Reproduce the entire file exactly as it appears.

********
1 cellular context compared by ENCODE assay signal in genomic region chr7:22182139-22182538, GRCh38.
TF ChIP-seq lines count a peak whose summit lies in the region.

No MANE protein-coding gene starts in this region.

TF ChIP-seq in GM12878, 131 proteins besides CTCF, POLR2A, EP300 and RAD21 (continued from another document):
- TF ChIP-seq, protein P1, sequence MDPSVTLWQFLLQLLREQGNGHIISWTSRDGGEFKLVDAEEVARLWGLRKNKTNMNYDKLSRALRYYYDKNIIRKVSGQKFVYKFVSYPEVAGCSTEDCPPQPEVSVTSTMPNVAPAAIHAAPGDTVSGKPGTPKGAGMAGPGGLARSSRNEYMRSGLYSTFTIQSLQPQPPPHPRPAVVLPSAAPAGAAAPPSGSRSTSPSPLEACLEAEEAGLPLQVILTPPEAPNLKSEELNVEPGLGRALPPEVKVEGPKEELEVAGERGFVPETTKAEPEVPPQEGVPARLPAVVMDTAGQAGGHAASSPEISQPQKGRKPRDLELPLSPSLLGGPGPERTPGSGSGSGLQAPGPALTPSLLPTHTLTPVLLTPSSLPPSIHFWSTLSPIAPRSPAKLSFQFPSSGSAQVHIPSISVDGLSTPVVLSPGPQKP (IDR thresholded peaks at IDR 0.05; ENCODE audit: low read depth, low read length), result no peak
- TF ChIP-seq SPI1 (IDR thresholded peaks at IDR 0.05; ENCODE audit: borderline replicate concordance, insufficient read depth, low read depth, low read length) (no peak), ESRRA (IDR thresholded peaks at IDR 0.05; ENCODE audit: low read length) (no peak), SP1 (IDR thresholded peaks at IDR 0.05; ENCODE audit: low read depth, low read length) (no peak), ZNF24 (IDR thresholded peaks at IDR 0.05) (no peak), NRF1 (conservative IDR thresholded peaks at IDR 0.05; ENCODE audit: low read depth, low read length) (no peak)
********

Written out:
1 cellular context compared by ENCODE assay signal in genomic region chr7:22182139-22182538, GRCh38.
TF ChIP-seq lines count a peak whose summit lies in the region.

No MANE protein-coding gene starts in this region.

TF ChIP-seq in GM12878, 131 proteins besides CTCF, POLR2A, EP300 and RAD21 (continued from another document):
- TF ChIP-seq, protein P1, sequence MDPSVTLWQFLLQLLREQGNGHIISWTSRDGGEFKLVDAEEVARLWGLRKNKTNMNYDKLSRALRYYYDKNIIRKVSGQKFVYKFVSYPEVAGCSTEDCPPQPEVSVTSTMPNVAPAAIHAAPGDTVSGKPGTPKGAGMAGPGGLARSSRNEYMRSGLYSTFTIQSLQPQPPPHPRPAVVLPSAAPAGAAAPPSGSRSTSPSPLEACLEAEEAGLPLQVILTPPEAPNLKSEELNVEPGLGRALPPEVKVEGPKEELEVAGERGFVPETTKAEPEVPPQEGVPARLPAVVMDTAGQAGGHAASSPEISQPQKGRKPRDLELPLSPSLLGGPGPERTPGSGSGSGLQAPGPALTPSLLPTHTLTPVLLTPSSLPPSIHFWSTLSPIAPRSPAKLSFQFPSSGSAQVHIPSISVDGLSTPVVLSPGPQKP (IDR thresholded peaks at IDR 0.05; ENCODE audit: low read depth, low read length), result no peak
- TF ChIP-seq SPI1 (IDR thresholded peaks at IDR 0.05; ENCODE audit: borderline replicate concordance, insufficient read depth, low read depth, low read length) (no peak), ESRRA (IDR thresholded peaks at IDR 0.05; ENCODE audit: low read length) (no peak), SP1 (IDR thresholded peaks at IDR 0.05; ENCODE audit: low read depth, low read length) (no peak), ZNF24 (IDR thresholded peaks at IDR 0.05) (no peak), NRF1 (conservative IDR thresholded peaks at IDR 0.05; ENCODE audit: low read depth, low read length) (no peak)